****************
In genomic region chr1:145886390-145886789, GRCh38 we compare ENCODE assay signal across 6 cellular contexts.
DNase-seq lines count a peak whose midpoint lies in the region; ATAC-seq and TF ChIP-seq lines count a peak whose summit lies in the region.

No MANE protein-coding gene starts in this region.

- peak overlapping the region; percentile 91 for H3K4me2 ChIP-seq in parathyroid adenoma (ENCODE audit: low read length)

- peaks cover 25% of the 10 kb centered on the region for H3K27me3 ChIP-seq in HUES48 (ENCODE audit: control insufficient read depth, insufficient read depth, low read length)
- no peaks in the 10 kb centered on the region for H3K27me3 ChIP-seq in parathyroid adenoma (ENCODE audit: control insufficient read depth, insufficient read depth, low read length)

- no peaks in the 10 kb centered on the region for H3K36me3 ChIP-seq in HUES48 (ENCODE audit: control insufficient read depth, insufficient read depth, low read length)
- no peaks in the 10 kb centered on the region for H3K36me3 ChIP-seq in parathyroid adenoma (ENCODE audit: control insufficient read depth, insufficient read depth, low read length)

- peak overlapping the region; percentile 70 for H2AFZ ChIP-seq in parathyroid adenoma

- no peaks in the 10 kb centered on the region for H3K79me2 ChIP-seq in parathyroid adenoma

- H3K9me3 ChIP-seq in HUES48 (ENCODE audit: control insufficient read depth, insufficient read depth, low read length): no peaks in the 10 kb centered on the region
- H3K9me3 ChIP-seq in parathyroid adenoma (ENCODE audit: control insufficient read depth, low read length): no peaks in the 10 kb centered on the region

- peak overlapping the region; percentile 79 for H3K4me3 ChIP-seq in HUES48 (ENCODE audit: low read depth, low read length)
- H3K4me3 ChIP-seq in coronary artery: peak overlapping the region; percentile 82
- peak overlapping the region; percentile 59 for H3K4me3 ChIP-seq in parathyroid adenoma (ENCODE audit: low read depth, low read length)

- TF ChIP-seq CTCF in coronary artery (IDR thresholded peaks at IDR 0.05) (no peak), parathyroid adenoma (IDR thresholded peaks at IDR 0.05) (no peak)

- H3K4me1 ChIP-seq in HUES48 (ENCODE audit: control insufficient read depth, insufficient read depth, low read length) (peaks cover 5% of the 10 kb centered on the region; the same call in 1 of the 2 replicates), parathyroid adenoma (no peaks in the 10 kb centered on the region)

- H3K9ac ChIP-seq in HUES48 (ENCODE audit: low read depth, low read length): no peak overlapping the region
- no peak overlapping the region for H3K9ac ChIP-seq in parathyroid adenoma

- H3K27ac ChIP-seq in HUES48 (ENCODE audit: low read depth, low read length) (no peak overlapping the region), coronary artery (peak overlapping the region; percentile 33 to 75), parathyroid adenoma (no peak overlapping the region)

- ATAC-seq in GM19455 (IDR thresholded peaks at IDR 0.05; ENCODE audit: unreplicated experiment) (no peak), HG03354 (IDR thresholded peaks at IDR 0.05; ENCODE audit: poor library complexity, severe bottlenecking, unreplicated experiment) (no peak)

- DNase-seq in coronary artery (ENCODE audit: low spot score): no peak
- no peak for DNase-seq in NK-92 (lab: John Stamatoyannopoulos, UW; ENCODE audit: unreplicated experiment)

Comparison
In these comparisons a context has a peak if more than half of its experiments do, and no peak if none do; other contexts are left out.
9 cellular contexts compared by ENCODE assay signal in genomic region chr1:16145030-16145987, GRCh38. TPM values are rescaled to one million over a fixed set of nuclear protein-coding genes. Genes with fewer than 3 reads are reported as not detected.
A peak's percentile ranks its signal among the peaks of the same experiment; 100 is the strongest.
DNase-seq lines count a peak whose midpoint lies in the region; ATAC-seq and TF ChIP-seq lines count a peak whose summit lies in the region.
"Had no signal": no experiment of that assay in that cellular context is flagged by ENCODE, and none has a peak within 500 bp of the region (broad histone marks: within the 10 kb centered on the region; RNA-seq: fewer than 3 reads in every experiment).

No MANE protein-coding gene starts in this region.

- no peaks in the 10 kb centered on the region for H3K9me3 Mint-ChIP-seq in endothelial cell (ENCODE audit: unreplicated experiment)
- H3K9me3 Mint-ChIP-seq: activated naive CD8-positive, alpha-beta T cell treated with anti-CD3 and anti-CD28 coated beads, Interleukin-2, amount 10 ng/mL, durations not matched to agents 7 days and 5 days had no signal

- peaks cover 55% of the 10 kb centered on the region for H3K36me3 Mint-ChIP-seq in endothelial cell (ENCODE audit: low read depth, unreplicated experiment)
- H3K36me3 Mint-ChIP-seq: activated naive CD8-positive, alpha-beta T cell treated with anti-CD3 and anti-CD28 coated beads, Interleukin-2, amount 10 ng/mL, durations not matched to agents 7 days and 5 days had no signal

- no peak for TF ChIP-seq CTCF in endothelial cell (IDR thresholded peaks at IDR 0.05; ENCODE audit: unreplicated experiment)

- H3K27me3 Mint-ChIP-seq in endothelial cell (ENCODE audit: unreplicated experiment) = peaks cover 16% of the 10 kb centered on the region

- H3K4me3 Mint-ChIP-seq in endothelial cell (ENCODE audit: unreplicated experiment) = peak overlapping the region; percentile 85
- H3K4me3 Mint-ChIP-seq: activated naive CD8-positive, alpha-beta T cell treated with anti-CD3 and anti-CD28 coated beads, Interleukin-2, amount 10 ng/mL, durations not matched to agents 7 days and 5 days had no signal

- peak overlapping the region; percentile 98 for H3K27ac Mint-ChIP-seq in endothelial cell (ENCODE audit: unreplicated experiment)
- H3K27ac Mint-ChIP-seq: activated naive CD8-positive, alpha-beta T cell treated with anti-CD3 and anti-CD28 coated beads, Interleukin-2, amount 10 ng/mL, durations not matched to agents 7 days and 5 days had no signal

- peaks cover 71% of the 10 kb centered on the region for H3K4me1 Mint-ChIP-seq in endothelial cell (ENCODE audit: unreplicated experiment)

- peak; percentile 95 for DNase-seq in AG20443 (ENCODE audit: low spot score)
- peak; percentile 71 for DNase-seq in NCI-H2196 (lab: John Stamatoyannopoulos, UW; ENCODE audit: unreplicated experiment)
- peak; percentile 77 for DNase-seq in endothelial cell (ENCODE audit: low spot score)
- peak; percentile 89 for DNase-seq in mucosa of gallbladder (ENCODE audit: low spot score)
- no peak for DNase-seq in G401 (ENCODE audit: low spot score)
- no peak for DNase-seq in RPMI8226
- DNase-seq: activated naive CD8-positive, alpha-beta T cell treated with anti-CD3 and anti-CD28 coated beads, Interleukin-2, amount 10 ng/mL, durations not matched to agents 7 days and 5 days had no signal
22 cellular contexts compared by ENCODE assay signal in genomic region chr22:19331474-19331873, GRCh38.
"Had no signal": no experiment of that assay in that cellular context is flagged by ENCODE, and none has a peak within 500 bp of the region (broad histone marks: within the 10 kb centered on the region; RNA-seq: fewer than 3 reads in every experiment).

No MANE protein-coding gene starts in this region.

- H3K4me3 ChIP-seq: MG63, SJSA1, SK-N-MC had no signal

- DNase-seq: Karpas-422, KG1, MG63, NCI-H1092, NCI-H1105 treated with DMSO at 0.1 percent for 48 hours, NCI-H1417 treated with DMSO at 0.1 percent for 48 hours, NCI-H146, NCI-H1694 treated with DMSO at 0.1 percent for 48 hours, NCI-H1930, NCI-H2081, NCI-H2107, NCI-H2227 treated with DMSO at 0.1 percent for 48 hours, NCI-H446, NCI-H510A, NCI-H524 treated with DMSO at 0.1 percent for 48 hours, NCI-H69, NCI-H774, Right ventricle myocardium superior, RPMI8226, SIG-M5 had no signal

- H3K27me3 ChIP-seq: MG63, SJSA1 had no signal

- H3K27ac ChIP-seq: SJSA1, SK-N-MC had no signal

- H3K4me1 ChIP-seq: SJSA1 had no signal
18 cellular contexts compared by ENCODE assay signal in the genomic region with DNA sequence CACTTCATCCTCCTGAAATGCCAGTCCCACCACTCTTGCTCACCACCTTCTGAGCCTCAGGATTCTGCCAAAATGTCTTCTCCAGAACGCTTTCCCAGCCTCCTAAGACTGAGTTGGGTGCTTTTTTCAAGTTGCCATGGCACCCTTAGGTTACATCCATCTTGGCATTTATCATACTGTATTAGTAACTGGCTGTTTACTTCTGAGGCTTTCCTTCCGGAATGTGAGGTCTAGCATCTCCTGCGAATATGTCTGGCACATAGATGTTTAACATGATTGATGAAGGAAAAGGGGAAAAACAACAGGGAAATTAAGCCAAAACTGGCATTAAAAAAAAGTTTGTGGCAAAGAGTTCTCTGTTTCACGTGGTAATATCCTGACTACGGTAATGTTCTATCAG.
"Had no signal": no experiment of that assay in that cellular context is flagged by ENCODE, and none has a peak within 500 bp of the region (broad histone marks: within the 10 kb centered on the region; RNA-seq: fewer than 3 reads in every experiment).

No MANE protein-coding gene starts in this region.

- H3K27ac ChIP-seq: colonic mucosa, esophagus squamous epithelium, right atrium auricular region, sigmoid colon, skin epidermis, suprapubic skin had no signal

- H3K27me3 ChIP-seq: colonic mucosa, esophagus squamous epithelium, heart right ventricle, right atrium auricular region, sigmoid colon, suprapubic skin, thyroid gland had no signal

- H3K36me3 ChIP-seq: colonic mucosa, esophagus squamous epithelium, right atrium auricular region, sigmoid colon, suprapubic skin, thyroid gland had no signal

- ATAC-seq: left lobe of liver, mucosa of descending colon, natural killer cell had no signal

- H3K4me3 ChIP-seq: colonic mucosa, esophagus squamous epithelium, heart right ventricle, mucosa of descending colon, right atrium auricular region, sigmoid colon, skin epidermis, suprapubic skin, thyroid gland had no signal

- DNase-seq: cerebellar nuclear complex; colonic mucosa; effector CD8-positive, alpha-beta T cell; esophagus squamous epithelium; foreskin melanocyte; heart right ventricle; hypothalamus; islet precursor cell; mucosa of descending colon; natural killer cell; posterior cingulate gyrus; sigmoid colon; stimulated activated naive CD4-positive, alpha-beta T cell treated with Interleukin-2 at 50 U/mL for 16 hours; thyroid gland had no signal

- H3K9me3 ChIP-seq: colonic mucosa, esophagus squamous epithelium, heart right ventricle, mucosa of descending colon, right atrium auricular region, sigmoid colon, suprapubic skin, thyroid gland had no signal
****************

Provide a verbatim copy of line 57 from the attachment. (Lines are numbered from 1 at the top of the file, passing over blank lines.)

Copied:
18 cellular contexts compared by ENCODE assay signal in the genomic region with DNA sequence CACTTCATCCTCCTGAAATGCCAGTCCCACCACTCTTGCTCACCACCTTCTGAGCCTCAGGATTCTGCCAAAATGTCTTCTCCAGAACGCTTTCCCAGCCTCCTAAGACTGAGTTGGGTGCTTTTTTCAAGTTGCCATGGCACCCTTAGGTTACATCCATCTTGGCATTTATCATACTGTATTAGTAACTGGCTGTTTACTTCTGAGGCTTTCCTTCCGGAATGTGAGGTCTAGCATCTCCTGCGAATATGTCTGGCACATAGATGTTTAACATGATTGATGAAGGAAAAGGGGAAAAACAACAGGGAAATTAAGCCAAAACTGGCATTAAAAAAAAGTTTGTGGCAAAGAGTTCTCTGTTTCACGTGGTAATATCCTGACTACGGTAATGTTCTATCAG.